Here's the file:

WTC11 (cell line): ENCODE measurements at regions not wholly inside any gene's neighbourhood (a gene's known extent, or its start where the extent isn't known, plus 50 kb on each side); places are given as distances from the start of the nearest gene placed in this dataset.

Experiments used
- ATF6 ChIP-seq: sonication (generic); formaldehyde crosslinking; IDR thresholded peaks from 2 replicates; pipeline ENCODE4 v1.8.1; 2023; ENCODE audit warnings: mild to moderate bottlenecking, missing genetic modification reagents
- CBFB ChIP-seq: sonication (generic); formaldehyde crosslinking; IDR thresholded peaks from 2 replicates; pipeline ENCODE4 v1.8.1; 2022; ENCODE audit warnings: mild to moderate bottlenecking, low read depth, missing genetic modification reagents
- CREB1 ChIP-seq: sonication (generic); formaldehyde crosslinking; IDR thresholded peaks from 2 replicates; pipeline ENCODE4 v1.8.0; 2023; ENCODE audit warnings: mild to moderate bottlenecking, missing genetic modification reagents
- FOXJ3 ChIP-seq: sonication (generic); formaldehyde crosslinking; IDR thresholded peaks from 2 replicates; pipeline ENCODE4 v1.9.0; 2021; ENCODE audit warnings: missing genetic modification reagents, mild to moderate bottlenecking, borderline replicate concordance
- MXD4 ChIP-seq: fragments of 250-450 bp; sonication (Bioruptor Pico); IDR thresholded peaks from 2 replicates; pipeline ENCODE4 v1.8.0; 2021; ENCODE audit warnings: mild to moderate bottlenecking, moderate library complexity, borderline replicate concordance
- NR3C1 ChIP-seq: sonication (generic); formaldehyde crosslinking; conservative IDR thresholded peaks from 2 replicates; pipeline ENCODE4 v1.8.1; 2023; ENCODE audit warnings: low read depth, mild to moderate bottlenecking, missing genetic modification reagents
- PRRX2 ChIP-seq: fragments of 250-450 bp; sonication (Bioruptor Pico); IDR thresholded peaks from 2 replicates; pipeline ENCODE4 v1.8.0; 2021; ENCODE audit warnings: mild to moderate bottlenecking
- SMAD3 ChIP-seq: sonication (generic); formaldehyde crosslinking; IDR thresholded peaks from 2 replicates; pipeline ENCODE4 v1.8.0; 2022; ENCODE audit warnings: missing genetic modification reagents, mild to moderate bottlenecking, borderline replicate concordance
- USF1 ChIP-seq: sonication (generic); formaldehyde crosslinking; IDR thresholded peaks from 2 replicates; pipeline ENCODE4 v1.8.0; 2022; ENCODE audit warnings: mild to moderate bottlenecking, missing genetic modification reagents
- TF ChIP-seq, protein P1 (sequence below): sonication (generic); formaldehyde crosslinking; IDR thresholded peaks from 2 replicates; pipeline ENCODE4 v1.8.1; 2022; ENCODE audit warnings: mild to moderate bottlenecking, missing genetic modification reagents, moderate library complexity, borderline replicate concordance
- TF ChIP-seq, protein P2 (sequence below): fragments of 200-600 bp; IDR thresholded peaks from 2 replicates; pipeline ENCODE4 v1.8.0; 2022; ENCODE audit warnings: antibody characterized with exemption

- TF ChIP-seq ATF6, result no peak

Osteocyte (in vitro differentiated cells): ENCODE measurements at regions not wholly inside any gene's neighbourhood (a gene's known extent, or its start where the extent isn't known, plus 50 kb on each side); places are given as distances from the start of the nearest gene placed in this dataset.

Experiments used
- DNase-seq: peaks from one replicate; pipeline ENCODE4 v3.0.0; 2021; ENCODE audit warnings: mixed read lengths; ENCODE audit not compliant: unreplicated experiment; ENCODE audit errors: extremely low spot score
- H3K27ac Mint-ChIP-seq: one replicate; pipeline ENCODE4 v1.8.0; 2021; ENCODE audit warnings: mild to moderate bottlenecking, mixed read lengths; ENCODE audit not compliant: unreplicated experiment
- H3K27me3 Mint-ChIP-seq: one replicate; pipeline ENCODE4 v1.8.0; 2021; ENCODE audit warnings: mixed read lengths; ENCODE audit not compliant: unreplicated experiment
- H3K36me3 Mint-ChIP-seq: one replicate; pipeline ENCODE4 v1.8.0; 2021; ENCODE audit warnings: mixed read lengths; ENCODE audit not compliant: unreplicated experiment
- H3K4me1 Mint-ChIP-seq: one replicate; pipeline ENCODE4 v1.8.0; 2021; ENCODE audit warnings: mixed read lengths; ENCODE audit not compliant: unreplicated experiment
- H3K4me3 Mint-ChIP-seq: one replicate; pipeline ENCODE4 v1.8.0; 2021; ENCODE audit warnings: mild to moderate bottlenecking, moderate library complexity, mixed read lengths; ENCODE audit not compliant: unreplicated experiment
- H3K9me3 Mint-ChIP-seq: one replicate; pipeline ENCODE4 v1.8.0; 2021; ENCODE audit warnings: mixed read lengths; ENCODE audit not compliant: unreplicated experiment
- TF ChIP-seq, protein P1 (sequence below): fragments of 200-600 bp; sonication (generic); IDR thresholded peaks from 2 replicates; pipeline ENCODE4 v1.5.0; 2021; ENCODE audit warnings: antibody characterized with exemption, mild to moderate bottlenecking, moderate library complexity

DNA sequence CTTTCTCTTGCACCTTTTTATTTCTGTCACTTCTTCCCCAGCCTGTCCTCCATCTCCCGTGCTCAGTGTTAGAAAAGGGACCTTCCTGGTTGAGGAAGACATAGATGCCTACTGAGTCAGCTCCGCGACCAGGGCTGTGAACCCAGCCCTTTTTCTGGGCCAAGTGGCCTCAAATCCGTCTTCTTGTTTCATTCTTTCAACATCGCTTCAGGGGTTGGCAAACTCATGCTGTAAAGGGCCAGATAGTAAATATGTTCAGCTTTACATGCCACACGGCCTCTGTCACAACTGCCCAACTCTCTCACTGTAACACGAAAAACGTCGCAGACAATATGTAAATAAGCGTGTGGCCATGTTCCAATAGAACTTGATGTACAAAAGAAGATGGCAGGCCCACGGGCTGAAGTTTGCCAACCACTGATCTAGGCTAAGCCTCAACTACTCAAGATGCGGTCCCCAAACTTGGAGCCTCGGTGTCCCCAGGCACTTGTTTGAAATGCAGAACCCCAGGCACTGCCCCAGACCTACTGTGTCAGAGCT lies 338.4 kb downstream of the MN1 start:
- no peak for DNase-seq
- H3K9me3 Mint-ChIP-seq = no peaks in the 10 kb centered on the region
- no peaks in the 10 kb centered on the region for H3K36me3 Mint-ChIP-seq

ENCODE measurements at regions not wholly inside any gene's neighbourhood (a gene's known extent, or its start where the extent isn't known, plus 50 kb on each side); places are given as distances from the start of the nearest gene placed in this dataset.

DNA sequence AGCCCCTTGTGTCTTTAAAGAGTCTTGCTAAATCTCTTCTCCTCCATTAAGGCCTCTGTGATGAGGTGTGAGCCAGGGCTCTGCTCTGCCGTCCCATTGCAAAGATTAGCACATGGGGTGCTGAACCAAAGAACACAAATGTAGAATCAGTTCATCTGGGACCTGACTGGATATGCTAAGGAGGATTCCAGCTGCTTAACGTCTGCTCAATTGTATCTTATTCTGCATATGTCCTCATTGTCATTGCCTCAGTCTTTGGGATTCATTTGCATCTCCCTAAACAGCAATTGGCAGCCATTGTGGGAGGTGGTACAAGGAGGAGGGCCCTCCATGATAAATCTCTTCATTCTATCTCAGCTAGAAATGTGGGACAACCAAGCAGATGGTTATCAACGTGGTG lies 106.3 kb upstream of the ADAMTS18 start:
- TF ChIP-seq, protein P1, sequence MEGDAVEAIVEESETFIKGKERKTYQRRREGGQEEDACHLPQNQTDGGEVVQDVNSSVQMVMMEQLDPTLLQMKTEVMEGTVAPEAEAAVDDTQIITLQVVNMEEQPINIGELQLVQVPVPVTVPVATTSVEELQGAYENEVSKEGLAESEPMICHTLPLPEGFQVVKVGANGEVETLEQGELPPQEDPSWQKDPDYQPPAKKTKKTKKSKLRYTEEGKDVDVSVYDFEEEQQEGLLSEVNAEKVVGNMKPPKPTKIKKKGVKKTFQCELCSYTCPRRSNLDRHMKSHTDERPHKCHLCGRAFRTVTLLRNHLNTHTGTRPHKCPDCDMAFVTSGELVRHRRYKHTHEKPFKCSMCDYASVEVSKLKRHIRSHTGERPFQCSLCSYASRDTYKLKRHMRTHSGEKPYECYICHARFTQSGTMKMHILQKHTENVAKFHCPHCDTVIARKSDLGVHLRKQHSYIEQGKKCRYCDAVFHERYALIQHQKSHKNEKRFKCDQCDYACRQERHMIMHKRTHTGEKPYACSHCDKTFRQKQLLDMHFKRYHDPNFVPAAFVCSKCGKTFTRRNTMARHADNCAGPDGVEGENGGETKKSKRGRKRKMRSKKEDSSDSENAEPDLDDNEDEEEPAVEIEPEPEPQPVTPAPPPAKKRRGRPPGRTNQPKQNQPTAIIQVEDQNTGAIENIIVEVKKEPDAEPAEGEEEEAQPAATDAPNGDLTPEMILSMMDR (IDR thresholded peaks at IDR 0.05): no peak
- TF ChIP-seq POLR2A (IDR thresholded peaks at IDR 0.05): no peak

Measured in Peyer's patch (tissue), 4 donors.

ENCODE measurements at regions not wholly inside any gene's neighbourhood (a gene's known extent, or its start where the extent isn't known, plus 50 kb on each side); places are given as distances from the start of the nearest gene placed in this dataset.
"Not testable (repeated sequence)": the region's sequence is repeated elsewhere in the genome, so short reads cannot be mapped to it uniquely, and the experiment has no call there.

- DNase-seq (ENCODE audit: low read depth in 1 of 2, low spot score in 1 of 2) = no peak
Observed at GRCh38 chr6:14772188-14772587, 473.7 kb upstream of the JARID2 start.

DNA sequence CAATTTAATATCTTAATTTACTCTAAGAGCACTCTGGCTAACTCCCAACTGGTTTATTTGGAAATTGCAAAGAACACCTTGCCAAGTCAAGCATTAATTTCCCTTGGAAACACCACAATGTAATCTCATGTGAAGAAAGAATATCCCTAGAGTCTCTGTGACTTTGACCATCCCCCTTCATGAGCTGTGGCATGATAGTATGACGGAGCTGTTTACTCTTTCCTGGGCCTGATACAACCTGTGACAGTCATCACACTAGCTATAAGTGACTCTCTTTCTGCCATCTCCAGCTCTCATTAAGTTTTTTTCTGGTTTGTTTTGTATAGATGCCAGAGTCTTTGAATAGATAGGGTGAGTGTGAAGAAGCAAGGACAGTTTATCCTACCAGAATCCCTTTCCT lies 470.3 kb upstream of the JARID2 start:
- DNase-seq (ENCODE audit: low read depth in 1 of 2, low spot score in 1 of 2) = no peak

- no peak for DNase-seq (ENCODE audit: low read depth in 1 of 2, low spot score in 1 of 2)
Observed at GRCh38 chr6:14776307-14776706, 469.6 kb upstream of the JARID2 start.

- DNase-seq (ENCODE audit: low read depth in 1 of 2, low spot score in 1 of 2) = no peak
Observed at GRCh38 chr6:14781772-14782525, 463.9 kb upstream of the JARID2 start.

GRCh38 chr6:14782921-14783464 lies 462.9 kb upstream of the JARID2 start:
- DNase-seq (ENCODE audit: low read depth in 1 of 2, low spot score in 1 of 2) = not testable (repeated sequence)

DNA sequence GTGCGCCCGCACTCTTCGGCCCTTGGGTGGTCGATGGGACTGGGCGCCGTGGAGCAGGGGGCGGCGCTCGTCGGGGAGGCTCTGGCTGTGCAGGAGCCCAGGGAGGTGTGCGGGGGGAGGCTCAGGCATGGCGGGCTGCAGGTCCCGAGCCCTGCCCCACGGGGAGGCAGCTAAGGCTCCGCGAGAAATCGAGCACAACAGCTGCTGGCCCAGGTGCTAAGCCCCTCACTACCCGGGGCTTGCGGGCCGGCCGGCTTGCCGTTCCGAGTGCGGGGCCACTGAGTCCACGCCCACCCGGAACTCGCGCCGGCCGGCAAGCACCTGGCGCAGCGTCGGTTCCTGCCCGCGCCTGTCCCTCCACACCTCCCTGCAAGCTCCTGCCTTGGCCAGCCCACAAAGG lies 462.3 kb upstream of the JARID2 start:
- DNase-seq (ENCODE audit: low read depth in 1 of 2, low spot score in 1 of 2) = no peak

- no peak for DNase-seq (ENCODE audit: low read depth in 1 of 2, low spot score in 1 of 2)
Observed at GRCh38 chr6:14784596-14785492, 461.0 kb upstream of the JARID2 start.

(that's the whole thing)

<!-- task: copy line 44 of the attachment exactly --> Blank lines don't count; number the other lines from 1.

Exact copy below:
GRCh38 chr6:14782921-14783464 lies 462.9 kb upstream of the JARID2 start: